As a group, Pothos plants are well known for being adaptable to a variety of lighting conditions. With its pronounced variegation, the Manjula prefers an indirect light position to keep the foliage splashed with a range of tones — from cream all the way through to green. I’ve had the most success with growing mine either close to an east facing window, or a western exposure if it’s protected by a net to soften the brighter afternoon light that appears in rooms of this orientation, or it can be moved further back from the light source to enjoy a bright, indirect light position. Currently, my plant is around 2 metres from a west-facing window that is slightly frosted + has been really enjoying it! In a brighter position, crisping can occur on the tips of the Manjula foliage, along with leaves that are washed-out in appearance, so that’s something to be mindful of in the Summer months. You might also find that the lightest cream parts of the leaves have more of a tendency to scorch if the light is too intense, which can look unsightly.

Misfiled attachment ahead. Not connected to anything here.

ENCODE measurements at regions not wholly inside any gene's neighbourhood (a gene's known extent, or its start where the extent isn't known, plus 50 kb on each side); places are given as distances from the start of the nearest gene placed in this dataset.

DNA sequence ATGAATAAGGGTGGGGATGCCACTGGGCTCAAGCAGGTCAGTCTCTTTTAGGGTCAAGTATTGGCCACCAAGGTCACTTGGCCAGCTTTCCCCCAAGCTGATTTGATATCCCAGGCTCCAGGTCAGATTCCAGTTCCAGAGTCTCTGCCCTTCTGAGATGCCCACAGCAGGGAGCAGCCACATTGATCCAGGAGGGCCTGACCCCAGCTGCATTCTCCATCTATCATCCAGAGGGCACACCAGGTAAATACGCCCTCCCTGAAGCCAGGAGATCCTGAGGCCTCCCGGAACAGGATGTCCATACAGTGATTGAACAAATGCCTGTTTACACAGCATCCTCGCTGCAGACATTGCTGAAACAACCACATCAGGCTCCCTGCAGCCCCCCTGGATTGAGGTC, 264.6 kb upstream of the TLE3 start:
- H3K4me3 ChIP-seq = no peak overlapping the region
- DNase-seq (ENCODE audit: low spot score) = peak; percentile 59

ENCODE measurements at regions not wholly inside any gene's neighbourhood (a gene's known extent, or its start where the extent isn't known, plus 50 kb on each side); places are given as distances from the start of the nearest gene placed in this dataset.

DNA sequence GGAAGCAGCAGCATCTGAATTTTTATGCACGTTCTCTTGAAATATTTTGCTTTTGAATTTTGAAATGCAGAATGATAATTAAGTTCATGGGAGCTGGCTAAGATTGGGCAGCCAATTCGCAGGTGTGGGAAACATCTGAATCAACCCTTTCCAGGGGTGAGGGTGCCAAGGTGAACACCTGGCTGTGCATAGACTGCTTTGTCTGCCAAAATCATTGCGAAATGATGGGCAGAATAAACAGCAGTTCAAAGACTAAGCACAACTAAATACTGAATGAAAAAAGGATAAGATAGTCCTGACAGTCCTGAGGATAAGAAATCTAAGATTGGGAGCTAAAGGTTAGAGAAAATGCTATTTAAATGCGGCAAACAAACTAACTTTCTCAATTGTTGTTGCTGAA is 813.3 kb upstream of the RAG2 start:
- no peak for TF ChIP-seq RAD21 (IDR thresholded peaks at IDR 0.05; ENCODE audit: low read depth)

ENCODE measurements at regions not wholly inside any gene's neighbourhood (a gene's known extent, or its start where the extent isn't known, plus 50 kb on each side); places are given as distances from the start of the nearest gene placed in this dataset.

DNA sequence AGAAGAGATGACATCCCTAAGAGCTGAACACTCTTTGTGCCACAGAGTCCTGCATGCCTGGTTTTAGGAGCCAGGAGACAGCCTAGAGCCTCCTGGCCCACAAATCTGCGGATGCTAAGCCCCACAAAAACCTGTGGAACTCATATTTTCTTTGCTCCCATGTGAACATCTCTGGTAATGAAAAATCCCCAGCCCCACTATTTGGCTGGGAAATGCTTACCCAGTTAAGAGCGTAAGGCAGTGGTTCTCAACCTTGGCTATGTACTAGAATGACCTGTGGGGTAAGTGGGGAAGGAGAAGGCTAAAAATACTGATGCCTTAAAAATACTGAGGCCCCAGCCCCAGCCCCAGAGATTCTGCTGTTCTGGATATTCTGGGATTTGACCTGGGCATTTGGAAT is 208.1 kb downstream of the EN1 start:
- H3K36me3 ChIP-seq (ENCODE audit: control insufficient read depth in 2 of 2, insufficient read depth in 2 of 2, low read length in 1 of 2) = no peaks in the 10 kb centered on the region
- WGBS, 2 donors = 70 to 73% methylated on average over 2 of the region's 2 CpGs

The Manjula pothos is a pretty slow growing plant with a trailing growth habit which makes it a great option for smaller spaces. The variegated leaves mean that they have less chlorophyll in them, which means that less food is needed to aid more speedy growth. That’s why solid green plants are faster growers than variegated ones. In colder temperatures, growth will slow considerably too — over Winter I do notice my plant just enjoys a bit of a rest! In lower light, the foliage can often start to revert to darker tones + you might also notice smaller leaves too.

Bear in mind that these are the conditions that are personal to my current environment + are used as a guide for you to compare with your own home. It’s important to also remember that windows can be pretty different in size + if you live in a built up area, with other buildings close by, or if there are obstacles like trees outside, this all has an impact on the intensity of light.

Watering